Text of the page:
Can somebody tell President Biden that the election is over? Since he was sworn in six weeks ago, he hasn’t stopped denigrating the Trump administration’s COVID-19-vaccination program. His statements are unbecoming, counterproductive, and, worst of all, mostly false.
Immediately after January’s inauguration, Biden’s team claimed that Trump had left it no vaccine plan, that Biden would have to “build everything from scratch” and start “from square one.” Dr. Anthony Fauci disputed these claims, and for good reason: In fact, the Trump administration left Biden with two approved vaccines and 17 million doses already administered, the fifth-best vaccination rate in the world on a per capita basis and the second-best among large countries.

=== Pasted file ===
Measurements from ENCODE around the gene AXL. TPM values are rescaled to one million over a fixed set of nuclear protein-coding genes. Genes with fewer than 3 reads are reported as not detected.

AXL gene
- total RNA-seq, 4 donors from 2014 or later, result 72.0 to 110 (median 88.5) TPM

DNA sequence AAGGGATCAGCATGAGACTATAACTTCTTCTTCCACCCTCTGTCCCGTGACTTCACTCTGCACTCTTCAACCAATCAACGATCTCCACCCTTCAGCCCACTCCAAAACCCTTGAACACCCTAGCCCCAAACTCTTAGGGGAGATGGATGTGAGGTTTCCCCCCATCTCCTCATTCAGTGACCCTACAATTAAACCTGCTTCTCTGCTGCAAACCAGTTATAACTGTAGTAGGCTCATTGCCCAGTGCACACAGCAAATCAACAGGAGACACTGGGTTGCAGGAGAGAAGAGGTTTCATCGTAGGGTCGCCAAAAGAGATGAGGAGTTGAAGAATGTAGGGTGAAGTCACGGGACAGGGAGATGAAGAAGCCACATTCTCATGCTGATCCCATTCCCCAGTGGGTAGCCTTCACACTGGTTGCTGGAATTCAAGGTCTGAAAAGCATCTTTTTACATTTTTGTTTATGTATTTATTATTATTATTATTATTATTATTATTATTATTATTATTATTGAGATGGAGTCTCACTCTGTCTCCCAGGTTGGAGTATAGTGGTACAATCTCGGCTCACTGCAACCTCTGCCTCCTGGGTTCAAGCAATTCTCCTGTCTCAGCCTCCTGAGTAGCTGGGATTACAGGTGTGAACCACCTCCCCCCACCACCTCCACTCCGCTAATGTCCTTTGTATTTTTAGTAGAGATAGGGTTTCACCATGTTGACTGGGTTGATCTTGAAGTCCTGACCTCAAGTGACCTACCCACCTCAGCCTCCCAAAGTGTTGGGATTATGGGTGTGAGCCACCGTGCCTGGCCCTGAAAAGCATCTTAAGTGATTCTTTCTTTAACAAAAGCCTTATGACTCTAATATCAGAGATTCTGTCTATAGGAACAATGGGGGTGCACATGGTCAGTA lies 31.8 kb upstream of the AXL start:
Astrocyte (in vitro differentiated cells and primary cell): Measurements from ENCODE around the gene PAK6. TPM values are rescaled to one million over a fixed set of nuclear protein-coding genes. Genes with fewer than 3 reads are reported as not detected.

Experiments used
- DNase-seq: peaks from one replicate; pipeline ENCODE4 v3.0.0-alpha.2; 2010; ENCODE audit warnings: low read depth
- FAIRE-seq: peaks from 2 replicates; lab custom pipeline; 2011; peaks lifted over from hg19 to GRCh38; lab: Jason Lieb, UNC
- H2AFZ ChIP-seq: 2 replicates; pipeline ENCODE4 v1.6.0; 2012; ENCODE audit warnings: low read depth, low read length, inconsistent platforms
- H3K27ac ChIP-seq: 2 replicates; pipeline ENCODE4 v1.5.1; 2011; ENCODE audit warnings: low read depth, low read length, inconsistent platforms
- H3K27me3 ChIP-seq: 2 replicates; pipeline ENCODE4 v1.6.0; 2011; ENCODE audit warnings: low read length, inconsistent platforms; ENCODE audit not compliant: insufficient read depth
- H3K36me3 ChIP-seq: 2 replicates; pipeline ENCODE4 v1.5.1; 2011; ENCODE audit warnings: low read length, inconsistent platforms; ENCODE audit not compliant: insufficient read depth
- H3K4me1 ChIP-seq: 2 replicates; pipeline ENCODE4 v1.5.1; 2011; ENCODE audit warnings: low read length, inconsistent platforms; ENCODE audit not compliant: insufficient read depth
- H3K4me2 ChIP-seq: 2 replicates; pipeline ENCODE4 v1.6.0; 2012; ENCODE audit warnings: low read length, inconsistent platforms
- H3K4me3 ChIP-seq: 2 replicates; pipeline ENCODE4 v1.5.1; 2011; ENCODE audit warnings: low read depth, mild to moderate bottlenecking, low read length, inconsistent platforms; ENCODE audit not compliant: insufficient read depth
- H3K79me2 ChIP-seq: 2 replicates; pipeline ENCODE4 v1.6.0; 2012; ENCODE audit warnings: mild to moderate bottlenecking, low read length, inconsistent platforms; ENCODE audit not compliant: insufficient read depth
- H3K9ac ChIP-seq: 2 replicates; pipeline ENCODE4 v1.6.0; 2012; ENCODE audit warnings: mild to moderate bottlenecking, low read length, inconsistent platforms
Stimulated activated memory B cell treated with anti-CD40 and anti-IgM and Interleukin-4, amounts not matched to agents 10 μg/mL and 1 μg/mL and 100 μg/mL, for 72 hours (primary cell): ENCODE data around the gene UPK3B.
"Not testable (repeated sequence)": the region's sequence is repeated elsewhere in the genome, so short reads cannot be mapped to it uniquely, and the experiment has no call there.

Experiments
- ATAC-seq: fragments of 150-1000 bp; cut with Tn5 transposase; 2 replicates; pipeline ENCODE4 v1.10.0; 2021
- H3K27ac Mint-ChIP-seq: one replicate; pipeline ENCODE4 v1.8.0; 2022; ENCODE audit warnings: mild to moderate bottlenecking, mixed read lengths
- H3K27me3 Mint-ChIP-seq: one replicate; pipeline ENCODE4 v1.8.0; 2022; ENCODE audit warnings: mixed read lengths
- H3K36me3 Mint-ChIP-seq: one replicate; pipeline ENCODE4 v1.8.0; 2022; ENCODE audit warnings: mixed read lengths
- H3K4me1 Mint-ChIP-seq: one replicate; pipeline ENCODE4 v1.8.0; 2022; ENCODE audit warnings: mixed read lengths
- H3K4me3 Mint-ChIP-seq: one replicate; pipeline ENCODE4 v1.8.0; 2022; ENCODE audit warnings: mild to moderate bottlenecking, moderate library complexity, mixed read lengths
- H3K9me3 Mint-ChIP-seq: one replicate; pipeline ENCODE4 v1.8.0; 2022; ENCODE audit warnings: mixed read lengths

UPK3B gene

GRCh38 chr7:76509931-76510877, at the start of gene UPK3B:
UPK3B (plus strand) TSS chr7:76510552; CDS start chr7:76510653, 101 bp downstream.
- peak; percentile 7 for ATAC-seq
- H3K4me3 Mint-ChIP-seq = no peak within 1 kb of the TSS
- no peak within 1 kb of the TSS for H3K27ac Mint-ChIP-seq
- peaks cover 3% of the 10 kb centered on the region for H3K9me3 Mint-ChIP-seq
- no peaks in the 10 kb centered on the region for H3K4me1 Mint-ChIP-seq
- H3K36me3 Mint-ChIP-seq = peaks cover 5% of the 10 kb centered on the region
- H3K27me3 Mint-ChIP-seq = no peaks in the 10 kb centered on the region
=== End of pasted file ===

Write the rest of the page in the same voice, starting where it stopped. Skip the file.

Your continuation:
On February 11, Biden complained that the U.S. vaccine program was “in much worse shape” than he’d expected and that his team had been misled. The remarks prompted Brett Morgenstern, a former White House official involved in the Trump team’s coronavirus response, to respond that the outgoing administration had laid out vaccination plans for the incoming administration well in advance. “That is why the new Administration’s goals were being surpassed before they even came into office,” Morgenstern said. “Enough with the lies, excuses & political pot shots. Time to lead.” (Biden officials had repeatedly claimed they would improve the vaccination rate to a million a day, despite clear evidence that that goal was already being met by inauguration day.)
Read the full article at National Review.